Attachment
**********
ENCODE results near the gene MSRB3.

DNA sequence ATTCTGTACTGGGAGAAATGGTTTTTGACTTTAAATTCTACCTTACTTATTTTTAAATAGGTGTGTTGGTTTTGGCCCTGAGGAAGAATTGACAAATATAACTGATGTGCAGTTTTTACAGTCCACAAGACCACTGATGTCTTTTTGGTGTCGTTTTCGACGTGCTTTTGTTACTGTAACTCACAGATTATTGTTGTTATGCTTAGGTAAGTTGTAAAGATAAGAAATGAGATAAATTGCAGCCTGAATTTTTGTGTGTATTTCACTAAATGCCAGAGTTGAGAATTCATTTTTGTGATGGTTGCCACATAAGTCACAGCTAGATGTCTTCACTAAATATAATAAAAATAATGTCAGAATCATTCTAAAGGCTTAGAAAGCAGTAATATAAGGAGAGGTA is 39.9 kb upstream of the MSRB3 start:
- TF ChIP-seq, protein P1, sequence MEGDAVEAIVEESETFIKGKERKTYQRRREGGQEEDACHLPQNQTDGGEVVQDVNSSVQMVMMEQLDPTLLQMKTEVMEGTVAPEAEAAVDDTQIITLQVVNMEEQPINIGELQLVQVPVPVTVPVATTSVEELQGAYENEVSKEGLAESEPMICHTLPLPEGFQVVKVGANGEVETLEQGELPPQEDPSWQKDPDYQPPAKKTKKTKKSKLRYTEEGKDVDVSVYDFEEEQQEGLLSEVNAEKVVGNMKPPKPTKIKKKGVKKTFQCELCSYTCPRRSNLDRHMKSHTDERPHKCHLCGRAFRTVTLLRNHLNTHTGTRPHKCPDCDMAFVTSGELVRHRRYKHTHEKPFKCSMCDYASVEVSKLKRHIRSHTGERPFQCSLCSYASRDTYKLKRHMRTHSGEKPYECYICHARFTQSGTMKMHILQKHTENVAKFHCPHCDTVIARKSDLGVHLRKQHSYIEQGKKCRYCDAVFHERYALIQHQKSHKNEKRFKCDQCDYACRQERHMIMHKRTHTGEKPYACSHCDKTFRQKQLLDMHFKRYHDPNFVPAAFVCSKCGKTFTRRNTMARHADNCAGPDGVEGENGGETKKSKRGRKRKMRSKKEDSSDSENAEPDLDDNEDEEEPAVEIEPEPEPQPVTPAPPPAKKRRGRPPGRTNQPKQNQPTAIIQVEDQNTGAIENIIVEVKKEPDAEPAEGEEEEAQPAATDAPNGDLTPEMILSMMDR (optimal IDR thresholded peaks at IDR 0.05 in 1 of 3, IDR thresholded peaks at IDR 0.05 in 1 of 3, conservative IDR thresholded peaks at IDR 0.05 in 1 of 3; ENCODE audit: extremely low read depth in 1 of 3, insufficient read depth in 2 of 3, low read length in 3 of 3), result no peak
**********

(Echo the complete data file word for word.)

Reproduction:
ENCODE results near the gene MSRB3.

DNA sequence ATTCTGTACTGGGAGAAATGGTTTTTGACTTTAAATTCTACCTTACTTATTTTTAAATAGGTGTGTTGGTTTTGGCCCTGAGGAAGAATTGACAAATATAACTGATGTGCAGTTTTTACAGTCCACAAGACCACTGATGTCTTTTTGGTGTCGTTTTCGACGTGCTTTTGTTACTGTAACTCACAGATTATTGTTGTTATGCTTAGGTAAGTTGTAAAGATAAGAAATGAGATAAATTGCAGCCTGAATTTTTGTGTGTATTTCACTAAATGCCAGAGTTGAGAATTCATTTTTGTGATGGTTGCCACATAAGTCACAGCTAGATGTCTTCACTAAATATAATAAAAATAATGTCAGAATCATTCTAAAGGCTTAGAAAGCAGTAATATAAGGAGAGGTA is 39.9 kb upstream of the MSRB3 start:
- TF ChIP-seq, protein P1, sequence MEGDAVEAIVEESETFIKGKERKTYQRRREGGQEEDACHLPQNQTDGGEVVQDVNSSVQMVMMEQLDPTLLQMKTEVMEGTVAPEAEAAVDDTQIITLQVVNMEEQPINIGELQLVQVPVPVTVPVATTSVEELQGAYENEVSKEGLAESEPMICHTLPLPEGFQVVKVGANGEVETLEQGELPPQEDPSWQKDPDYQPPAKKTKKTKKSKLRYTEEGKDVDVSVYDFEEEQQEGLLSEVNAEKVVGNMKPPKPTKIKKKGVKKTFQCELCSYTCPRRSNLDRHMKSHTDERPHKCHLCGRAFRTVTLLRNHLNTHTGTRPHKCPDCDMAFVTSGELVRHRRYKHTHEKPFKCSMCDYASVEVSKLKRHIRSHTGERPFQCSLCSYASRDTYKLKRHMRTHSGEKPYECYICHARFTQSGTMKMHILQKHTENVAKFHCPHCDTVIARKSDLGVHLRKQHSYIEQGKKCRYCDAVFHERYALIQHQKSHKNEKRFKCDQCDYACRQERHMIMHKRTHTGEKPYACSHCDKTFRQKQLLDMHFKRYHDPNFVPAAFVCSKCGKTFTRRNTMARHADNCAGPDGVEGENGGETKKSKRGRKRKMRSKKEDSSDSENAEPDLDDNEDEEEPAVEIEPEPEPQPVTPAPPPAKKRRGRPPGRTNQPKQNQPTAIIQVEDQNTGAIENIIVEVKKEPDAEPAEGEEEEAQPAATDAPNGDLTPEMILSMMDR (optimal IDR thresholded peaks at IDR 0.05 in 1 of 3, IDR thresholded peaks at IDR 0.05 in 1 of 3, conservative IDR thresholded peaks at IDR 0.05 in 1 of 3; ENCODE audit: extremely low read depth in 1 of 3, insufficient read depth in 2 of 3, low read length in 3 of 3), result no peak